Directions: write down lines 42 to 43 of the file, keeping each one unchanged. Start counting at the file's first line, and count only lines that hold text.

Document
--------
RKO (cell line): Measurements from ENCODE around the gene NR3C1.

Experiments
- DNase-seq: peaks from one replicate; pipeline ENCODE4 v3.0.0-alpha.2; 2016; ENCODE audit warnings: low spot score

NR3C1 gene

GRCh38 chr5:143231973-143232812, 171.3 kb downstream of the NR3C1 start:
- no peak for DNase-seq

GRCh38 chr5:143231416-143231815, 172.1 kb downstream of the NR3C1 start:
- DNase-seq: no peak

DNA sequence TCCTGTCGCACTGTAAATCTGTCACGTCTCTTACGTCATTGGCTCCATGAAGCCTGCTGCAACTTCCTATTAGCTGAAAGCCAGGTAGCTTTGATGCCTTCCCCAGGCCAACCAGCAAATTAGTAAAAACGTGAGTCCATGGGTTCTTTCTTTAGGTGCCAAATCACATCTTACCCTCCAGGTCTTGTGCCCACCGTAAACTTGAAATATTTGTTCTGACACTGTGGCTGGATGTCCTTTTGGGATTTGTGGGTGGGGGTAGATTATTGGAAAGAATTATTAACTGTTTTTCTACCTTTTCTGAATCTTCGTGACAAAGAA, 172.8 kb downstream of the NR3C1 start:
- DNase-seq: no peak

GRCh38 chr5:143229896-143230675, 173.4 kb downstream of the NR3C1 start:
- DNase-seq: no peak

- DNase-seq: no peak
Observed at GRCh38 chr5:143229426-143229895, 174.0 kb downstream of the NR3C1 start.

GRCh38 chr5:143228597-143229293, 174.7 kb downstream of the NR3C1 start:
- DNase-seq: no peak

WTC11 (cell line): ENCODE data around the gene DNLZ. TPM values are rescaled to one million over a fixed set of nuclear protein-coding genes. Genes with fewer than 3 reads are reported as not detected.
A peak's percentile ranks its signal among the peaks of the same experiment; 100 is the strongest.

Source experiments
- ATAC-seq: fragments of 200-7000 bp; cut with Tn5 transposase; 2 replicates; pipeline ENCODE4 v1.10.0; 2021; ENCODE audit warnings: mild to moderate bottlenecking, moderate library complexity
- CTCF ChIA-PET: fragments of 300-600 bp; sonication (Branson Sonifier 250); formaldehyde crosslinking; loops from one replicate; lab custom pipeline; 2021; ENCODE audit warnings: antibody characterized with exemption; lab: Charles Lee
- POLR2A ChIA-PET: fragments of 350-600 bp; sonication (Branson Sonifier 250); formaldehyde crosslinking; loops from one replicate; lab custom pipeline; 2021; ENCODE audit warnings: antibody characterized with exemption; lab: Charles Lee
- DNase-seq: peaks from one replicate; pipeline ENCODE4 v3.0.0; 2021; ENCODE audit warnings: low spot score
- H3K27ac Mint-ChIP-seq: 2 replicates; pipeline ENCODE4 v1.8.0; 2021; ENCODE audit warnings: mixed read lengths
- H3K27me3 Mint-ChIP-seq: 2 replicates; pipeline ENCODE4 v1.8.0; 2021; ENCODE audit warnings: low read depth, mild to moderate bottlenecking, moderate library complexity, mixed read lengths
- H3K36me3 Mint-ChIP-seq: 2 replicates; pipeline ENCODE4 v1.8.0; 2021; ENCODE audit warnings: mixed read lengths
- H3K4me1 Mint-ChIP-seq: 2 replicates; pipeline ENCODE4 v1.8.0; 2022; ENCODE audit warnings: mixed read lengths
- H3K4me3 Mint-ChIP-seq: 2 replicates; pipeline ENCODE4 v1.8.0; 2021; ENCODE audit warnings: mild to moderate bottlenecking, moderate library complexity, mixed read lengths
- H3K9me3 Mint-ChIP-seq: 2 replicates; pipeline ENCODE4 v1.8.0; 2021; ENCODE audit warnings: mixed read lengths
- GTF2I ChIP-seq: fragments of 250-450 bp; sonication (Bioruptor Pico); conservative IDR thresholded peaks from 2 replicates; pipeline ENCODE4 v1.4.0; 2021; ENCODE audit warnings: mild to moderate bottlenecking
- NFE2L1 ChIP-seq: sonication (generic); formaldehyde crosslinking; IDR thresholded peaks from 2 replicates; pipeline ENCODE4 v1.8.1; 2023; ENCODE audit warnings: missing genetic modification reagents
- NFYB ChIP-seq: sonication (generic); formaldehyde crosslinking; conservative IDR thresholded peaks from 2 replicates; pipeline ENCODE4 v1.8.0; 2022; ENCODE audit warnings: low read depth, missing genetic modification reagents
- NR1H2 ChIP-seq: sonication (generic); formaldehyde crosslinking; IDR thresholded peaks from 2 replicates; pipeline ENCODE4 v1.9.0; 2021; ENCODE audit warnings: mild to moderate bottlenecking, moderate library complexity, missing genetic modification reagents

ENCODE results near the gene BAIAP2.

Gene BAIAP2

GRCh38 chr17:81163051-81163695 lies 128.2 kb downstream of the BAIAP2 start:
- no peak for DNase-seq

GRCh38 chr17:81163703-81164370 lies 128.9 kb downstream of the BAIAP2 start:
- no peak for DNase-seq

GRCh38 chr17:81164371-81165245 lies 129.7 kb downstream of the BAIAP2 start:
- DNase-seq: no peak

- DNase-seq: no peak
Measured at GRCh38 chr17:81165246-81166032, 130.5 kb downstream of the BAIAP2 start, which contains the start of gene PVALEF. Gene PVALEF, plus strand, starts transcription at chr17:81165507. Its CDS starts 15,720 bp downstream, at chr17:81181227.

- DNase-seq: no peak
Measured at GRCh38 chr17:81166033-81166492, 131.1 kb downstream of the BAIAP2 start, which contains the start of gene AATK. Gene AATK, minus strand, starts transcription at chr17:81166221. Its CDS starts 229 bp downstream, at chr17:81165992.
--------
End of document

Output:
- DNase-seq: no peak
Measured at GRCh38 chr17:81165246-81166032, 130.5 kb downstream of the BAIAP2 start, which contains the start of gene PVALEF. Gene PVALEF, plus strand, starts transcription at chr17:81165507. Its CDS starts 15,720 bp downstream, at chr17:81181227.